At times, Stafford’s narrative voice turns heartbreakingly aphoristic: “Undernourished dogs meandered about the streets looking for food in the ruts they already knew by heart.” Ralph and Molly observe these dogs as they take the rickety train to Uncle Claude’s the first summer they spend there. The sentence’s jewel, of course, is “ruts they already knew by heart,” which sounds like an age-old adage, a comic adage at that. But there’s an absurdity and even ennui in knowing the ruts by heart: the dogs have become so familiar with their environment there’s nothing left to discover; yet their hunger drives them to revisit familiar territory. The verb “meanders” goes along with that cosmic boredom. Since the novel’s third-person narrator almost always inhabits one or more of its characters’ consciousness, we can assume that the thought belongs to Ralph and Molly, two children, who suddenly realize that lack and stultifying sameness exist in the Wild West of Colorado just as much as in California’s genteel corners. That seemingly thrown-off sentence captures one of the novel’s key preoccupations: realms like adulthood and the American West, which promise freedom, instead offer only further stultification.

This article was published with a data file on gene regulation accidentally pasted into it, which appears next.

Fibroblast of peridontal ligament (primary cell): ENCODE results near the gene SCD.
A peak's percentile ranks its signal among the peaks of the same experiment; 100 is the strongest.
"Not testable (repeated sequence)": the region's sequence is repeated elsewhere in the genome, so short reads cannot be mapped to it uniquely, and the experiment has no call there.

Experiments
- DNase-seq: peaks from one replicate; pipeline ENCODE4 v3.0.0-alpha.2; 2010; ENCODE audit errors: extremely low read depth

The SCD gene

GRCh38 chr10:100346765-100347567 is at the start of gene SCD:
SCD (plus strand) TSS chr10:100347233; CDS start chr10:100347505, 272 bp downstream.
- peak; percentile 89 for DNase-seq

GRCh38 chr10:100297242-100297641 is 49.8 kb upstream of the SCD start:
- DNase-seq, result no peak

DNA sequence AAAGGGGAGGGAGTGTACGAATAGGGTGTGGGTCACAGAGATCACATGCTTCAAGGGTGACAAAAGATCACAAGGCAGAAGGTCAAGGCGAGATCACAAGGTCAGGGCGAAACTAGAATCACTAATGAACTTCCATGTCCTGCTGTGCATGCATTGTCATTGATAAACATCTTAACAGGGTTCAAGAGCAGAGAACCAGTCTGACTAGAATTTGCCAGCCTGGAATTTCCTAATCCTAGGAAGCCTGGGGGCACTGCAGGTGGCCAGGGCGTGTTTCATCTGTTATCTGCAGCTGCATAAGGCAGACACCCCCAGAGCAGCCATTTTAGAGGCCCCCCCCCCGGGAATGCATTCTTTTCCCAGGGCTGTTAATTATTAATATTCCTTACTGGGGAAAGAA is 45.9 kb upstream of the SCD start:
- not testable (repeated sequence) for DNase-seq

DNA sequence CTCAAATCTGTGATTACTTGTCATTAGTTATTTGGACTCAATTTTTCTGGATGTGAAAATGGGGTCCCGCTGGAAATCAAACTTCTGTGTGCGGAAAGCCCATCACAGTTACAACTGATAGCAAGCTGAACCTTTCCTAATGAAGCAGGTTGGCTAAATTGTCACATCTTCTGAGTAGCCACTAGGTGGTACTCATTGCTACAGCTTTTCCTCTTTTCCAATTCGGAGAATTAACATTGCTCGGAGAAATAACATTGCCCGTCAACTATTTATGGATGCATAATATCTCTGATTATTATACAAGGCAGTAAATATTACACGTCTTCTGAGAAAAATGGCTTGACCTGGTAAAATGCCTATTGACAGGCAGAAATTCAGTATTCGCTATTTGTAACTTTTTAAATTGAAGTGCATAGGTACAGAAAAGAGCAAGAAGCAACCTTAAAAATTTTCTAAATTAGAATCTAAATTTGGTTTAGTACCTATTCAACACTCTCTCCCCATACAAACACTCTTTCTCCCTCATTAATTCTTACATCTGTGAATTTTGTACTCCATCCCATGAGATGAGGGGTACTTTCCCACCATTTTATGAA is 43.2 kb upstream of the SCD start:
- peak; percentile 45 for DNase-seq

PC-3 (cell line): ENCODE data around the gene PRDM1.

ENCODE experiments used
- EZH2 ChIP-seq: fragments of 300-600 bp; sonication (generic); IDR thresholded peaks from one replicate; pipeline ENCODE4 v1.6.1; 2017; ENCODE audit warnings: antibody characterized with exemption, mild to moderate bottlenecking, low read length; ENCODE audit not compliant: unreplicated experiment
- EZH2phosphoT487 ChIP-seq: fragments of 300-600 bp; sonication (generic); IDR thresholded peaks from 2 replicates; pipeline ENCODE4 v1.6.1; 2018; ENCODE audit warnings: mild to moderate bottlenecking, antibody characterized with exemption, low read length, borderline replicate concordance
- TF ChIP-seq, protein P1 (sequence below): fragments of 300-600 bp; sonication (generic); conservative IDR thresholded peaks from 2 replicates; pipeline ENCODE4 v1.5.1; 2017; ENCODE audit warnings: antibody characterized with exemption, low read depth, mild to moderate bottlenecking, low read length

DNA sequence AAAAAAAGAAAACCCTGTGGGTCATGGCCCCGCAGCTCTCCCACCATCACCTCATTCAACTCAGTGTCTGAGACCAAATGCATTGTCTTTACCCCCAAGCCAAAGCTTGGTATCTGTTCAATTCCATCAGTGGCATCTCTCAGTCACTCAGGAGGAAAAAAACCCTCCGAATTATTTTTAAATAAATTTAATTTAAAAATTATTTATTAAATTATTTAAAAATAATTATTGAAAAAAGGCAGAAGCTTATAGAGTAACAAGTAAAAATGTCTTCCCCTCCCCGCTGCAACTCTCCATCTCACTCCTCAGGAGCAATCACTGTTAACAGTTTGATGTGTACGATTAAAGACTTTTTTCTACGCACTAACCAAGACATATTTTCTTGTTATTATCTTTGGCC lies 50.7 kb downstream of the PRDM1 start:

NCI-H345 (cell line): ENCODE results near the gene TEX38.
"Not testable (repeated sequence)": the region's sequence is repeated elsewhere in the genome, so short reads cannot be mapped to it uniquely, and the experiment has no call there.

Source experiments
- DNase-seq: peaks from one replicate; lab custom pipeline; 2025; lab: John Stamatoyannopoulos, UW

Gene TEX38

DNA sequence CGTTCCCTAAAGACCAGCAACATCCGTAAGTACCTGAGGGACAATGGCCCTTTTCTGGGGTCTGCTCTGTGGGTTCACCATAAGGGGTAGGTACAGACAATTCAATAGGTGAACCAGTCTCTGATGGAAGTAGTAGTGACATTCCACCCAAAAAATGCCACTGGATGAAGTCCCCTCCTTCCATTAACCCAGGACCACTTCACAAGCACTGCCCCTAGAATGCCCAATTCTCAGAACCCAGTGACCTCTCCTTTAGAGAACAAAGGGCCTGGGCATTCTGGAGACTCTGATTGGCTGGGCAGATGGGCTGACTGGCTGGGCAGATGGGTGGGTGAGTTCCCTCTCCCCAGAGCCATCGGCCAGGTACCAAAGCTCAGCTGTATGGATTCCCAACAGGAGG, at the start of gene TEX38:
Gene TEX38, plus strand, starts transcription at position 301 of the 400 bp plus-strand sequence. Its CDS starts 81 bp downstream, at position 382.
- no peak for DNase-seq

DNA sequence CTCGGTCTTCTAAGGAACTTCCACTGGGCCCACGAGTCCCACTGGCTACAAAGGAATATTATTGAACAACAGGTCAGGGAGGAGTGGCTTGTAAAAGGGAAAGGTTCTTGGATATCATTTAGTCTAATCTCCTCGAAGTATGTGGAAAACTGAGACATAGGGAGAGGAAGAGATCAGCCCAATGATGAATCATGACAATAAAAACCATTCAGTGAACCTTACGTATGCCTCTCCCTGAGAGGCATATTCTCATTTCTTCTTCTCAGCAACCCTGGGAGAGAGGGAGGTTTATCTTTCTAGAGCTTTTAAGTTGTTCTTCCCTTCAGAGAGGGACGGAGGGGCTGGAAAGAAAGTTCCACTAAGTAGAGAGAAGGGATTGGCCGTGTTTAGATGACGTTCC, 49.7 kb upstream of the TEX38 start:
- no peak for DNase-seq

Stafford’s great creation, arch-misanthrope Molly Fawcett — who drowns a live mouse in a bottle of water for fun, who pointedly uses the “n-word” to insult Uncle Claude’s African-American cook, and who writes identical begging-letters to Henry Ford and President Hoover (“I wonder if you have any typewriters that you don’t need. I am very needful of one myself”) — stands in utter defiance of that stultification even as it engulfs her. Molly’s sense of her own diminishment comes out in her stories, like this one, summarized near the novel’s end:
The hero was a man named Lord Garnsborough who had so wasted away that all that was left of him was one tooth; he and his close friend, Launfal Hottentot, who was all gone but the lobe of his right ear, traveled about together in a glass cage, visiting people in worse conditions than they. An especially pitiful case was that of Malachi Strattonbottle who had nothing left but a small spitcurl of oleaginous hair.
Like The Mountain Lion itself, Molly’s vastly developed and deeply humorous sense of the grotesque is sui generis. Perhaps the uncompromising visions of Molly and her creator affronted late 1940s America and thus sent the novel ricocheting to the margins of literary history. More than 70 years later, it’s up to 21st-century readers to approach those margins and meet The Mountain Lion, the most bracing and sorrowful re-immersion into childhood’s waters that I ever hope to encounter. You ignore this novel, like the Skalawag, at your own peril.
Eric Gudas is the author of Best Western and Other Poems (Silverfish Review Press, 2010). His work has appeared in The American Poetry Review, The Iowa Review, Poetry Flash, Raritan, and elsewhere. For more information, visit ericgudas.com.